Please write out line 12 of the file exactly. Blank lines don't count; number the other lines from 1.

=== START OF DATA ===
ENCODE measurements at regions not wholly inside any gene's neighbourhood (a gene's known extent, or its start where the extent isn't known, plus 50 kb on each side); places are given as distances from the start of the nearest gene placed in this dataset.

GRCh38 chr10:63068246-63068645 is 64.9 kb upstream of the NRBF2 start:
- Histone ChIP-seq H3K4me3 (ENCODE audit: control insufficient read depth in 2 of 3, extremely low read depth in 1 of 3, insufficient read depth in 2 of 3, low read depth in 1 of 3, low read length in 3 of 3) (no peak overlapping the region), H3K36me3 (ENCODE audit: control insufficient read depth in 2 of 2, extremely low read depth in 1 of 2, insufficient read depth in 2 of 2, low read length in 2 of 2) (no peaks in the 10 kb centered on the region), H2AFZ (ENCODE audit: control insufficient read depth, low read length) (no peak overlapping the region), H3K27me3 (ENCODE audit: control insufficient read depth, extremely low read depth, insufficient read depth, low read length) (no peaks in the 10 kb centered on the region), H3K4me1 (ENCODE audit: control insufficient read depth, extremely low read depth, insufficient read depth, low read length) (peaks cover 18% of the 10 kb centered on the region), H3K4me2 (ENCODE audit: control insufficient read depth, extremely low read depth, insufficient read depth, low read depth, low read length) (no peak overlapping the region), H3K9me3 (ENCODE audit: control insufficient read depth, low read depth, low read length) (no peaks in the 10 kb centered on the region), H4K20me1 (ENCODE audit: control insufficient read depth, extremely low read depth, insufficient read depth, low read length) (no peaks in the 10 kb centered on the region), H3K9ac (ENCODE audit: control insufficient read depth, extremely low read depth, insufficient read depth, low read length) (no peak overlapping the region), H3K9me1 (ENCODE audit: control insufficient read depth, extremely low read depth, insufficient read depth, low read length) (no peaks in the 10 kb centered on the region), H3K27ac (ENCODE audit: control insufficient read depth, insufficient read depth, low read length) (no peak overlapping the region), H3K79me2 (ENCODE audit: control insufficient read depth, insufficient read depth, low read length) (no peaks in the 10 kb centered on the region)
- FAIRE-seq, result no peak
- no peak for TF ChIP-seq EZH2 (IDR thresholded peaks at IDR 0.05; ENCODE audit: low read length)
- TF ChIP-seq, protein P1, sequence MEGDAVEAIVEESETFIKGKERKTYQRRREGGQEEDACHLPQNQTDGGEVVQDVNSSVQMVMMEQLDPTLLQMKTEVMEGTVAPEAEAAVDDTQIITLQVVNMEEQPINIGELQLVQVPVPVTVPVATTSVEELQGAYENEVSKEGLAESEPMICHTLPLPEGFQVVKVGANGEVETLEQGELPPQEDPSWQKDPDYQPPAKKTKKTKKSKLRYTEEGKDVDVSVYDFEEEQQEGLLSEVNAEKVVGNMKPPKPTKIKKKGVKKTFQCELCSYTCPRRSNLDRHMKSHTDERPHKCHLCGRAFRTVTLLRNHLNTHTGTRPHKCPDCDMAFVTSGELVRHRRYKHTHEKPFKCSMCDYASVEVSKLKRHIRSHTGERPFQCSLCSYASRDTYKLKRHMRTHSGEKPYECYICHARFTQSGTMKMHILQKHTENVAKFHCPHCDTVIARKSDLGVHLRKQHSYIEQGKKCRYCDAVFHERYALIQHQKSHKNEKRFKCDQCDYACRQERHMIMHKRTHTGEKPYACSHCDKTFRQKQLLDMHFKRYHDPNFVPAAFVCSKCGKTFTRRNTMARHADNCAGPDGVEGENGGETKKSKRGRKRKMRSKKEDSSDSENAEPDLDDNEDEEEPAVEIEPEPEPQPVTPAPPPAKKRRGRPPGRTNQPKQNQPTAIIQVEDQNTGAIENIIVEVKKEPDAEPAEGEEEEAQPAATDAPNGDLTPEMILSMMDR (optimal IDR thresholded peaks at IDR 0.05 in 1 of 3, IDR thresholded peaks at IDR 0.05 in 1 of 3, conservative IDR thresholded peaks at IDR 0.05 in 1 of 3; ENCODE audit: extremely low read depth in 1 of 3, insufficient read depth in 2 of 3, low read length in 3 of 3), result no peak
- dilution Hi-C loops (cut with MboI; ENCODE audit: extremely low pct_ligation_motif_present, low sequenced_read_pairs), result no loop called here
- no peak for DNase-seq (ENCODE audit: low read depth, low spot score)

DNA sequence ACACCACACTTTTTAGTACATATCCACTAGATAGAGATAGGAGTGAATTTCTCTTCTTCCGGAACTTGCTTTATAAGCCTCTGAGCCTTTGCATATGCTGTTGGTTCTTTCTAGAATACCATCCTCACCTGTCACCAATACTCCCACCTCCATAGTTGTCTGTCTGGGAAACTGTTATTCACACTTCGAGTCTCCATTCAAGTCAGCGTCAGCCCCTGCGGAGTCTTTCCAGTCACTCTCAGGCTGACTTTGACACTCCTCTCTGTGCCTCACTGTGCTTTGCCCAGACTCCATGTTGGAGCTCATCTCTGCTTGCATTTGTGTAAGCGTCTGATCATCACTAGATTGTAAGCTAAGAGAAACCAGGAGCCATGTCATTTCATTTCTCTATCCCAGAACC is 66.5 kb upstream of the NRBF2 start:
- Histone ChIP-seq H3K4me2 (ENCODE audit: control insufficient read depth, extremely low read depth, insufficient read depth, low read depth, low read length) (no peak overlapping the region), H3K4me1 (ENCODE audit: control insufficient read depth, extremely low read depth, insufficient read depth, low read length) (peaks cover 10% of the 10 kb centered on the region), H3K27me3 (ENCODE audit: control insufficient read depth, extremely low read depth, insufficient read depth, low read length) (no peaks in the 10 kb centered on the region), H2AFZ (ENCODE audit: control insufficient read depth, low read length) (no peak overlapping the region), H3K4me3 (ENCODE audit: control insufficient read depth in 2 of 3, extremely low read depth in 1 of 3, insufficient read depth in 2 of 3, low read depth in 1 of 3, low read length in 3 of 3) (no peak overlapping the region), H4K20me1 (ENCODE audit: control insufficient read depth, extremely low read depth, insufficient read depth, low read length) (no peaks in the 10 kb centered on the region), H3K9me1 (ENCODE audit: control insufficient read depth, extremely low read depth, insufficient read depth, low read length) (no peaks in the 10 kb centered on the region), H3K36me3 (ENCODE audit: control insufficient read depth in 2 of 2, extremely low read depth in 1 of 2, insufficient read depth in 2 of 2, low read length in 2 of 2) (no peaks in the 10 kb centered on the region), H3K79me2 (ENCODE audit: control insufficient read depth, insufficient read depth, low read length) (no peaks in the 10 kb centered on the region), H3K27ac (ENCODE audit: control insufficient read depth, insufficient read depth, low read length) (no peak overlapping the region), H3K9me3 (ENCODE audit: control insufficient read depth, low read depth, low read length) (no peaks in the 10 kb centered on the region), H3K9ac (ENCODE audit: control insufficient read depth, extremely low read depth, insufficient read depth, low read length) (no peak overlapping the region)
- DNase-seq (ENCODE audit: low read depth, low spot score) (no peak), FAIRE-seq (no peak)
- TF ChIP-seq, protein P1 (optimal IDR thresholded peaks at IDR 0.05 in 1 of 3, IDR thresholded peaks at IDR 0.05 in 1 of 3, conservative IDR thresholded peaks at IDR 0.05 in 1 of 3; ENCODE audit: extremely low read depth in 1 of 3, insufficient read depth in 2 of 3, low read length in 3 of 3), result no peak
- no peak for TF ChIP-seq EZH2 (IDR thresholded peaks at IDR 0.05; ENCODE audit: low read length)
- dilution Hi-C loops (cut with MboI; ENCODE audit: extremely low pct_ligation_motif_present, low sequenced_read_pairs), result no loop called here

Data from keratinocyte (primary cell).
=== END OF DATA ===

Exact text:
- TF ChIP-seq, protein P1 (optimal IDR thresholded peaks at IDR 0.05 in 1 of 3, IDR thresholded peaks at IDR 0.05 in 1 of 3, conservative IDR thresholded peaks at IDR 0.05 in 1 of 3; ENCODE audit: extremely low read depth in 1 of 3, insufficient read depth in 2 of 3, low read length in 3 of 3), result no peak